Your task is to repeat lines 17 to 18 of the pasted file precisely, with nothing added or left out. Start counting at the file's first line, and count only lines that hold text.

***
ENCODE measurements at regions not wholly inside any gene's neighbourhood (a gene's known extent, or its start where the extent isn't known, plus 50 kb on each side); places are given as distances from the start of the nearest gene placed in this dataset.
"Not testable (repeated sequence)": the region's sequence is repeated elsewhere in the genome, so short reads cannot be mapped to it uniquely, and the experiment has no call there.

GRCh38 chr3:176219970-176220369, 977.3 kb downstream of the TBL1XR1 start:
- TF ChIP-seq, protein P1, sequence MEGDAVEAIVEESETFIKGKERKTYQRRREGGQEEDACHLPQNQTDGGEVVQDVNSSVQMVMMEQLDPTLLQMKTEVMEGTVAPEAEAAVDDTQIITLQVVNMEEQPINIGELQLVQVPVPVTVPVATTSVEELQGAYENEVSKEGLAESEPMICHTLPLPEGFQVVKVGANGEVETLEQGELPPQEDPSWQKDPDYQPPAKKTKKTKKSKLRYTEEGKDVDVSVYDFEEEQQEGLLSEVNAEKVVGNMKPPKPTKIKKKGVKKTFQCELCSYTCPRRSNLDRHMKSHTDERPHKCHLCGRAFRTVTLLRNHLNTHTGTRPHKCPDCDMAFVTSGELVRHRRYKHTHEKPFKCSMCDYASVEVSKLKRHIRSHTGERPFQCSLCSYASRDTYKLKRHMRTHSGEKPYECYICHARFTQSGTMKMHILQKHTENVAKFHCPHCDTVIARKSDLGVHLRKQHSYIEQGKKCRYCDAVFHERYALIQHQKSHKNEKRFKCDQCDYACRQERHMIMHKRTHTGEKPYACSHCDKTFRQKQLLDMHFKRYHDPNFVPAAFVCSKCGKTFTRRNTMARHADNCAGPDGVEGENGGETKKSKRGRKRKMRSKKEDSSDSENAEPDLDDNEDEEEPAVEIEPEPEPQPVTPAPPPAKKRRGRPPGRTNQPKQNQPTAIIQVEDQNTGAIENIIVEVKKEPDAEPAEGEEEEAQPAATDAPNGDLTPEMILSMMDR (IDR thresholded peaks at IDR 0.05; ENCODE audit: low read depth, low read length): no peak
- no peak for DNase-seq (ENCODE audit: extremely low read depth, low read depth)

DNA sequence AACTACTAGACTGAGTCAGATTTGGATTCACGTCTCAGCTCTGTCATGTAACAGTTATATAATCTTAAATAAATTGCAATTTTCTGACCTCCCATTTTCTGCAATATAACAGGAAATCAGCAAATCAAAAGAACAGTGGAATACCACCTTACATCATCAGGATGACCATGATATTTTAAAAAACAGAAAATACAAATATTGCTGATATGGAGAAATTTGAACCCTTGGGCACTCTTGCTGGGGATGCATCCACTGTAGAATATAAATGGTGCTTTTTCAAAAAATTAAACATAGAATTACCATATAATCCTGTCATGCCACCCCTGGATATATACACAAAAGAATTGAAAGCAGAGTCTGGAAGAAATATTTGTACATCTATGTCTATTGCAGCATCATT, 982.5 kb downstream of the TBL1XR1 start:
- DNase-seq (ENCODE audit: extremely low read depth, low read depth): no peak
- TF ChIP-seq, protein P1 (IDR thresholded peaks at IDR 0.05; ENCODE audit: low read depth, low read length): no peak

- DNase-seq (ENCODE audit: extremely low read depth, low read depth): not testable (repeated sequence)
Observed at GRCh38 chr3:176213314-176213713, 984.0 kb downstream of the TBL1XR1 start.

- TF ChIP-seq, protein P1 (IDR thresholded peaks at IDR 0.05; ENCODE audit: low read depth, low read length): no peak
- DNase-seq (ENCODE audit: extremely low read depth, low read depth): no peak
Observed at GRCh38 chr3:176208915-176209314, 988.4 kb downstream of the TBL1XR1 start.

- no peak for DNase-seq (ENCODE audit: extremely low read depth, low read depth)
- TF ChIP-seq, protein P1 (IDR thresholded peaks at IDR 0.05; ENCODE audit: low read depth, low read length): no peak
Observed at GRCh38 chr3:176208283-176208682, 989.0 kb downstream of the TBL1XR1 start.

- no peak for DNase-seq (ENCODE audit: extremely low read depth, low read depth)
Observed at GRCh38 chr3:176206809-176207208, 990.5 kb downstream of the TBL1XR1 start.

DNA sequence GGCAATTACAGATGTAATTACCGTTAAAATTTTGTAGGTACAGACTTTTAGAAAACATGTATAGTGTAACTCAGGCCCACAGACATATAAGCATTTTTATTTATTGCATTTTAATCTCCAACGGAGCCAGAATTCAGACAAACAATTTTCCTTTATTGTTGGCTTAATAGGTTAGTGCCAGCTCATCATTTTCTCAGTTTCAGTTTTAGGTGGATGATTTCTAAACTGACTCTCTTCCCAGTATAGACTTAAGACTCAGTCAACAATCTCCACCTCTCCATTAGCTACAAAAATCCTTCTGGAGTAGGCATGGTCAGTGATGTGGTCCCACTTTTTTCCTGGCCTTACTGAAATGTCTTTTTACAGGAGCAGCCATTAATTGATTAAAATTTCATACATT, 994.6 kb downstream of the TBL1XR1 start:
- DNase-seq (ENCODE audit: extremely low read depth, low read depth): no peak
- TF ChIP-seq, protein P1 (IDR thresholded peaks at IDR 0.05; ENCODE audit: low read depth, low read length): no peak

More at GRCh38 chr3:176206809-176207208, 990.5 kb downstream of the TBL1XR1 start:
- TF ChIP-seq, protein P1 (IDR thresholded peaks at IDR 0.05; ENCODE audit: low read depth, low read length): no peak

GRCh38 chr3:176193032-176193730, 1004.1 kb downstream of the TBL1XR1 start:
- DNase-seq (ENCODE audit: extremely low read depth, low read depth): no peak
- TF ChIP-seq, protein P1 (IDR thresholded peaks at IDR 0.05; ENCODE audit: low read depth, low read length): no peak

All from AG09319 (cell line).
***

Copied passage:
- no peak for DNase-seq (ENCODE audit: extremely low read depth, low read depth)
Observed at GRCh38 chr3:176206809-176207208, 990.5 kb downstream of the TBL1XR1 start.